When one of the state’s most vital bridges is so deteriorated that falling concrete makes shoreline parks underneath too dangerous for visitors, it’s time to reexamine transportation funding priorities.

That’s the situation with the Interstate 5 Ship Canal Bridge over Lake Union. The Washington State Department of Transportation closed Seattle’s North Passage Point Park and South Passage Point Park along Lake Union last month because bits of debris were falling from the bridge.

The span, constructed 60 years ago, remains safe for traffic, said WSDOT. But as Times transportation reporter Mike Lindblom revealed, the eroding concrete, along with potholes and rusting beams, illustrate the state’s historical underinvestment in one of the West Coast’s marquee bridges.

According to WSDOT, the southbound bridge was scheduled for bridge deck overlay and expansion joint work in 2019, but the work was delayed until 2023 due to a lack of funding.

Later this year, WSDOT will seek bids for Ship Canal Bridge preservation work. The entire project includes paving, bridge deck repairs and expansion-joint replacement in both directions of I-5 between Yesler Way and Northeast 117th Street near Northgate. The work is scheduled to wrap up in late 2025, and the parks may open after that.

When asked why the Ship Canal Bridge was allowed to deteriorate, Secretary Roger Millar told the editorial board: “Because we need to be spending $2 billion a year (on maintenance and preservation) and we’re spending $925 million dollars a year.”


The Ship Canal Bridge is no ordinary roadway.

In the same Zoom meeting, Mike Cotten, WSDOT Northwest Region Administrator, had an image of the bridge as his video conferencing backdrop. “I use this as my wallpaper because for me in the Northwest region, this is my poster child for state of good repair and preservation,” he said.

The 182-foot tall structure carries more than 200,000 vehicles a day, and it’s vital to the state’s economy. It has been 22 years since the last major preservation project.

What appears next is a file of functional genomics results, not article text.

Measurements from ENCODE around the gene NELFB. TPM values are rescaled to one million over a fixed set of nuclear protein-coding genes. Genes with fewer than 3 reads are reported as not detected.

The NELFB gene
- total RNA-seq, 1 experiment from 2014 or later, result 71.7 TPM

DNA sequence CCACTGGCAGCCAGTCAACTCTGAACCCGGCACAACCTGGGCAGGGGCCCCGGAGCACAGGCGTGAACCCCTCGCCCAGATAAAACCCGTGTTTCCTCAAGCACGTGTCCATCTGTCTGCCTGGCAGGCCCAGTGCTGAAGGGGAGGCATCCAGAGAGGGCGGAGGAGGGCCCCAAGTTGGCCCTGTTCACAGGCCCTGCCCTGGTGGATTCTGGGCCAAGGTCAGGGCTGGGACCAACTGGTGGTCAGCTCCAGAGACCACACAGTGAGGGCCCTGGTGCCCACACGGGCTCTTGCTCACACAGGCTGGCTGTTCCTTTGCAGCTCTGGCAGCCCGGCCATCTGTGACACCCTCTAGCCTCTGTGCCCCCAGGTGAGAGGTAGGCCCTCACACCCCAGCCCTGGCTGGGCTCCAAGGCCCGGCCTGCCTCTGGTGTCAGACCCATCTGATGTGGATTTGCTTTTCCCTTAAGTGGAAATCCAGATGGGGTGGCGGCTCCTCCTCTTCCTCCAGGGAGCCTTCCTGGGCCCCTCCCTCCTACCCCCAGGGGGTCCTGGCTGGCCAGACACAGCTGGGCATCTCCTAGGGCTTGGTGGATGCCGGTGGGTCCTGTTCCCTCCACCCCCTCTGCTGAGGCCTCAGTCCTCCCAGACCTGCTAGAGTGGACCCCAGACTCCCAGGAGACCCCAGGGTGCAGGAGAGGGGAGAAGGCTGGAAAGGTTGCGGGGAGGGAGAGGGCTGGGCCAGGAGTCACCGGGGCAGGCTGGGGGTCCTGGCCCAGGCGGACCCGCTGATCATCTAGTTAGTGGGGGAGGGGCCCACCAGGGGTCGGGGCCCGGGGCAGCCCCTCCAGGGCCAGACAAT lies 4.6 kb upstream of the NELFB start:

Apart from maintenance and repair, many I-5 bridges in the Seattle area — including the Ship Canal Bridge — do not meet current seismic standards. There is no funding to do so.

WSDOT has asked for $5 million to help identify the I-5 bridges from Arlington to Tumwater that would need to be retrofitted. The funding could also examine preservation and maintenance, along with ways to efficiently manage the system and expand technology and innovation. In past budgets, the proposal was zeroed out by the Legislature.

The Legislature is reviewing Gov. Jay Inslee’s proposal of more than $1 billion in additional transportation spending as part of his supplemental budget. The fate of a much larger state transportation package remains uncertain.

Washington is slated to receive $605 million over five years as part of President Joe Biden’s infrastructure package. The U.S. Department of Transportation estimates that 416 state bridges are in poor condition.

WSDOT must continue to move as quickly as possible to repair and maintain the Ship Canal Bridge. As lawmakers consider transportation funding this session, they should make ongoing bridge preservation a priority, and start investing in seismic work so that the region’s main transportation network survives potential catastrophes.

The Ship Canal is not just one example of many roadways in need of preservation and repair. It must be a primary concern, for the safety of thousands of drivers, the functionality of the state’s largest city and the viability of the northwest’s economy.